BigLaw’s Jewish Problem
The Jewish community has finally awakened to antisemitism on the college campus and in the streets — only to find it seeping into the corporate boardroom and, more recently, BigLaw.
Last week, White & Case LLP, a major international law firm, confirmed sponsoring a controversial conference on “Racism and the Crime of Apartheid in International Law,” featuring Omar Shakir. Shakir, a human rights activist, was once forced out of Israel by an expulsion order. The event was presented by the American Branch of the International Law Association, and was accused of promoting the anti-Israel Boycott, Divestment, and Sanctions (BDS) movement.
It was not a one-off. White & Case has also reportedly admitted — after initially denying — that it had sponsored a University of Chicago event earlier this month in which Shakir was invited to speak on Israel’s alleged “crime of apartheid.”
Historically, White & Case faced criticism for defending foreign governments and the German railway against lawsuits filed by Holocaust survivors. Allegations have also recently resurfaced that this firm once relegated its few Jewish lawyers to back-office research work, and forbade them from interacting with clients.
White & Case is the same law firm that the Morningstar financial services firm retained to review alleged anti-Israel bias within its research arm, Sustainalytics. To its credit, the firm found bias, leading Morningstar to drop one of its products and to speak with various groups, including the Brandeis Center, about cleaning up its shop.
Nevertheless, they provided Morningstar with ammunition to fend off pressure from attorneys general in over a dozen and a half states. Now, White & Case will face significant questions about whether it has any credibility as an independent reviewer of anti-Israel bias, when it has been exposed as a source of this very problem.
And the problem extends beyond this one firm.
StandWithUs has exposed several BigLaw firms for bankrolling Berkeley Law’s anti-Zionist bylaws. Four of the student groups that adopted antisemitic bylaws have publicly acknowledged their financial backers. The list includes some of the country’s leading law firms: Morrison & Foerster, where I formerly practiced, as well as Latham & Watkins, Covington & Burling, Debevoise & Plimpton, Skadden Arps, Wachtell Lipton, and Weil Gotshal.
These developments are concerning. We should not, however, overstate the problem. It is too soon, for example, to say whether these firms are underwriting anti-Zionism out of ignorance, rather than malice.
White & Case may have intended only to support international legal scholarship, in order to burnish its reputation in international law. The firm maintains that it has sponsored the American Branch of the International Law Association’s International Law Weekend for many years. The firm also claims that it would not have agreed to be associated with the University of Chicago event had they known the details in advance.
It is plausible that the firm sponsored the conference despite its anti-Israel extremism, and not because of it. Maybe White & Case’s partners have so much money that they don’t know or care where it is going. Similarly, BigLaw may have been ignorant of the Berkeley Law student groups’ anti-Jewish bias when they provided funding.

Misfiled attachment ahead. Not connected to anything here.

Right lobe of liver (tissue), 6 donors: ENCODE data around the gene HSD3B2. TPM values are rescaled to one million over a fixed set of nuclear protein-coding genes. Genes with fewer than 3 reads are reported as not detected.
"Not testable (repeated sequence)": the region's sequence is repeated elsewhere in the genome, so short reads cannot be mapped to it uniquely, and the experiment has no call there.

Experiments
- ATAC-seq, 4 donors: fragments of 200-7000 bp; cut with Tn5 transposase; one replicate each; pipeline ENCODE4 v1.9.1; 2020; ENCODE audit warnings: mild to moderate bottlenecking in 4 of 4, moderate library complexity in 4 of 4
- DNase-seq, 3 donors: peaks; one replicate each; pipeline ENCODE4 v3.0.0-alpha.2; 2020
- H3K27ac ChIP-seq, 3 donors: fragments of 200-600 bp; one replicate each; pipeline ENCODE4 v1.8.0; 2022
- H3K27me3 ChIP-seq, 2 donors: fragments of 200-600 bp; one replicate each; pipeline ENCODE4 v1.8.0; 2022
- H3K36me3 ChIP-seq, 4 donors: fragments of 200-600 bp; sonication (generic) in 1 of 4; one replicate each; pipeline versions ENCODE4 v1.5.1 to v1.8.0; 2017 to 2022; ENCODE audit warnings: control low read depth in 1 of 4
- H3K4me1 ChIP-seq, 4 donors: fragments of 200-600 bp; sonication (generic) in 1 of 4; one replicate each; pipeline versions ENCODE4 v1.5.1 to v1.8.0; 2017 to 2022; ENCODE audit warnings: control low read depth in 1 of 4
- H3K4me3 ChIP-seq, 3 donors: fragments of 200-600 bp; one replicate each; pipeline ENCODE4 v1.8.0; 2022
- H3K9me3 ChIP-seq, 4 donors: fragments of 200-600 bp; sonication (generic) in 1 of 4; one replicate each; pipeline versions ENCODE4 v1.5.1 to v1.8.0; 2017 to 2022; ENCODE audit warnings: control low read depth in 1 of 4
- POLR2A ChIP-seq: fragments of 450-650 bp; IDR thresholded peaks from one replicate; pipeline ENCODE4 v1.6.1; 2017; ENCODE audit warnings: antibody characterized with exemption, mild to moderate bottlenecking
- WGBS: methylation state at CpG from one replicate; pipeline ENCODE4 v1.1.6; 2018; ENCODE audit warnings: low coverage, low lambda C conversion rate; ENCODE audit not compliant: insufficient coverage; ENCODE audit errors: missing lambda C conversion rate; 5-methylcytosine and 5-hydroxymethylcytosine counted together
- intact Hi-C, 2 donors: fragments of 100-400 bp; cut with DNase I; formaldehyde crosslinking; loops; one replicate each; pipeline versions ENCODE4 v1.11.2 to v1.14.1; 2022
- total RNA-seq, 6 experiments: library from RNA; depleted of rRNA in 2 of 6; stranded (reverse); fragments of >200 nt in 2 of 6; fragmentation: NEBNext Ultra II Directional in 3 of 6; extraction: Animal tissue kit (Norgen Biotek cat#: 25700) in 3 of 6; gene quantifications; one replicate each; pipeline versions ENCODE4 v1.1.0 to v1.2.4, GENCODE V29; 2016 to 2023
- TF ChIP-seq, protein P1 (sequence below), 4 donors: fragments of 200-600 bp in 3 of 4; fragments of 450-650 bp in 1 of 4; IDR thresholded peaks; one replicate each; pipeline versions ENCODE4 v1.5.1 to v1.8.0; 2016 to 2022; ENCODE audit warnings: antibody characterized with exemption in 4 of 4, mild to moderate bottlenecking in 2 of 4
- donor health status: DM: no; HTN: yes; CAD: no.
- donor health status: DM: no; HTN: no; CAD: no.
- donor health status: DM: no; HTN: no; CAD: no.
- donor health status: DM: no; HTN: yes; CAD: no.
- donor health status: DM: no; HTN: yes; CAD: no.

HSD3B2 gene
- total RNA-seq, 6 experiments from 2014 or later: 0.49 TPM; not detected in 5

Nevertheless, these well-heeled lawyers should know the first rule of law: ignorance is no excuse. If they were not aware of the ramifications of their actions earlier, they are certainly aware of them now.
If these firms want to demonstrate that they are on the right side of these issues, they must stop underwriting antisemitism. At a minimum, they should freeze contributions to BDS, anti-Zionist, and antisemitic programming. That includes withholding contributions from any group that excludes Jewish speakers.
As employers, BigLaw should ask all law student applicants whether they have been part of any organization that excludes members, officers, or speakers based on their race, religion, or ethnicity. They should be explicit that this includes groups that have excluded Jewish speakers. Students who have been members of exclusionary groups should be asked what, if anything, they did to try to fix the problem.
Judges should do the same. Several judges have banned Yale Law students from clerkships based on lesser infractions than what we have seen at Berkeley. Judges should ask clerkship candidates whether they have been part of any exclusionary organization, including any group that bars Zionists. And if so, what actions did they take to try to eliminate the discrimination? At judicial nominations hearings, potential judges should be asked whether they will do this. If they decline, senators should weigh this declination in deciding whether to confirm.
BigLaw can do more. Where appropriate, they should apologize for their long histories of limiting or excluding Jewish applicants, much as Stanford has done. They should also apologize for mistreating the attorneys whom they have hired in the past.
Better yet, they should address current problems today. They should ensure that their diversity, equity, and inclusion programs address Jewish identity and antisemitism. If they have employees resource groups for others, they should form them for Jews. If they observe ethnic heritage months, they should observe Jewish American Heritage Month as well.
If they haven’t yet partnered with Shine a Light, firms should join that important nationwide initiative to raise awareness and take action against antisemitism. They should encourage their clients to do so, too. Whether intentionally or not, they have funded the darkness. Now they can shine some light.
The author is Founder and Chairman of the Louis D. Brandeis Center for Human Rights Under Law.